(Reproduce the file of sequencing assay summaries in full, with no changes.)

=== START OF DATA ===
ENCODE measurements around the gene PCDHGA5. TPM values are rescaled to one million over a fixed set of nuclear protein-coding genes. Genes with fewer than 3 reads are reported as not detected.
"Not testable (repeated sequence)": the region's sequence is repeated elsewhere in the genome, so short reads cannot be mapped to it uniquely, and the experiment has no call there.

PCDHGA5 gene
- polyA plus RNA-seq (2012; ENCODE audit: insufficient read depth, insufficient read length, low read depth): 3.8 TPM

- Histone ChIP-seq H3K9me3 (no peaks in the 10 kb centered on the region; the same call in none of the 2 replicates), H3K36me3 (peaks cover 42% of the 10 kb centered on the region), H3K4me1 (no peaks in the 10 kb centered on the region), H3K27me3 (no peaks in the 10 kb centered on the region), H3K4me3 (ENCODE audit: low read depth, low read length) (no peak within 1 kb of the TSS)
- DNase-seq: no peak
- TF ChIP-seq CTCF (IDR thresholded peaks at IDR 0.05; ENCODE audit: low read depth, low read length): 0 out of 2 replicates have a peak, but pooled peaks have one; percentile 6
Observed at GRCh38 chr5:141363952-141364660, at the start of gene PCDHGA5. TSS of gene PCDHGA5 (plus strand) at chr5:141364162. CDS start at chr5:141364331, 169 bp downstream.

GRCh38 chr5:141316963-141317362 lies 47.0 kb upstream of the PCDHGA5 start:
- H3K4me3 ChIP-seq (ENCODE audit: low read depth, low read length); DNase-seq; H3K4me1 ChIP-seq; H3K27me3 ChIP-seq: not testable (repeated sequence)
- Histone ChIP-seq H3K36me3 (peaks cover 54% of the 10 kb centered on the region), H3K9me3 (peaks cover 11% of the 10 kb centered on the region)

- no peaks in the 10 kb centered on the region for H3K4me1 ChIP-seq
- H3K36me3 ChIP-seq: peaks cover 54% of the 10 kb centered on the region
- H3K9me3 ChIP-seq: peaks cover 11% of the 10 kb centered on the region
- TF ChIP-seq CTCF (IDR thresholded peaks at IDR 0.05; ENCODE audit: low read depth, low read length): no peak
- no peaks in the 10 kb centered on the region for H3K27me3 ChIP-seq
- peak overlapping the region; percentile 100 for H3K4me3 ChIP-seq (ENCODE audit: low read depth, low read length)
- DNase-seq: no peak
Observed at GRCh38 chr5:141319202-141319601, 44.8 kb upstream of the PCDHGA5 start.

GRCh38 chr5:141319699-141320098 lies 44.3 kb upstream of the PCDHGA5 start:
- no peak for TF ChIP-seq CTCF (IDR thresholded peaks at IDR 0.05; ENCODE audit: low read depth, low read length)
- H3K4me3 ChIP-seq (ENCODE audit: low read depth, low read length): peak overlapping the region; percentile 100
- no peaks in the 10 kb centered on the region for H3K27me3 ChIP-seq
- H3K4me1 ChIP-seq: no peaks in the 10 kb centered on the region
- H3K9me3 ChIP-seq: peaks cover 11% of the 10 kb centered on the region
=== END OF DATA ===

ENCODE measurements around the gene PCDHGA5. TPM values are rescaled to one million over a fixed set of nuclear protein-coding genes. Genes with fewer than 3 reads are reported as not detected.
"Not testable (repeated sequence)": the region's sequence is repeated elsewhere in the genome, so short reads cannot be mapped to it uniquely, and the experiment has no call there.

PCDHGA5 gene
- polyA plus RNA-seq (2012; ENCODE audit: insufficient read depth, insufficient read length, low read depth): 3.8 TPM

- Histone ChIP-seq H3K9me3 (no peaks in the 10 kb centered on the region; the same call in none of the 2 replicates), H3K36me3 (peaks cover 42% of the 10 kb centered on the region), H3K4me1 (no peaks in the 10 kb centered on the region), H3K27me3 (no peaks in the 10 kb centered on the region), H3K4me3 (ENCODE audit: low read depth, low read length) (no peak within 1 kb of the TSS)
- DNase-seq: no peak
- TF ChIP-seq CTCF (IDR thresholded peaks at IDR 0.05; ENCODE audit: low read depth, low read length): 0 out of 2 replicates have a peak, but pooled peaks have one; percentile 6
Observed at GRCh38 chr5:141363952-141364660, at the start of gene PCDHGA5. TSS of gene PCDHGA5 (plus strand) at chr5:141364162. CDS start at chr5:141364331, 169 bp downstream.

GRCh38 chr5:141316963-141317362 lies 47.0 kb upstream of the PCDHGA5 start:
- H3K4me3 ChIP-seq (ENCODE audit: low read depth, low read length); DNase-seq; H3K4me1 ChIP-seq; H3K27me3 ChIP-seq: not testable (repeated sequence)
- Histone ChIP-seq H3K36me3 (peaks cover 54% of the 10 kb centered on the region), H3K9me3 (peaks cover 11% of the 10 kb centered on the region)

- no peaks in the 10 kb centered on the region for H3K4me1 ChIP-seq
- H3K36me3 ChIP-seq: peaks cover 54% of the 10 kb centered on the region
- H3K9me3 ChIP-seq: peaks cover 11% of the 10 kb centered on the region
- TF ChIP-seq CTCF (IDR thresholded peaks at IDR 0.05; ENCODE audit: low read depth, low read length): no peak
- no peaks in the 10 kb centered on the region for H3K27me3 ChIP-seq
- peak overlapping the region; percentile 100 for H3K4me3 ChIP-seq (ENCODE audit: low read depth, low read length)
- DNase-seq: no peak
Observed at GRCh38 chr5:141319202-141319601, 44.8 kb upstream of the PCDHGA5 start.

GRCh38 chr5:141319699-141320098 lies 44.3 kb upstream of the PCDHGA5 start:
- no peak for TF ChIP-seq CTCF (IDR thresholded peaks at IDR 0.05; ENCODE audit: low read depth, low read length)
- H3K4me3 ChIP-seq (ENCODE audit: low read depth, low read length): peak overlapping the region; percentile 100
- no peaks in the 10 kb centered on the region for H3K27me3 ChIP-seq
- H3K4me1 ChIP-seq: no peaks in the 10 kb centered on the region
- H3K9me3 ChIP-seq: peaks cover 11% of the 10 kb centered on the region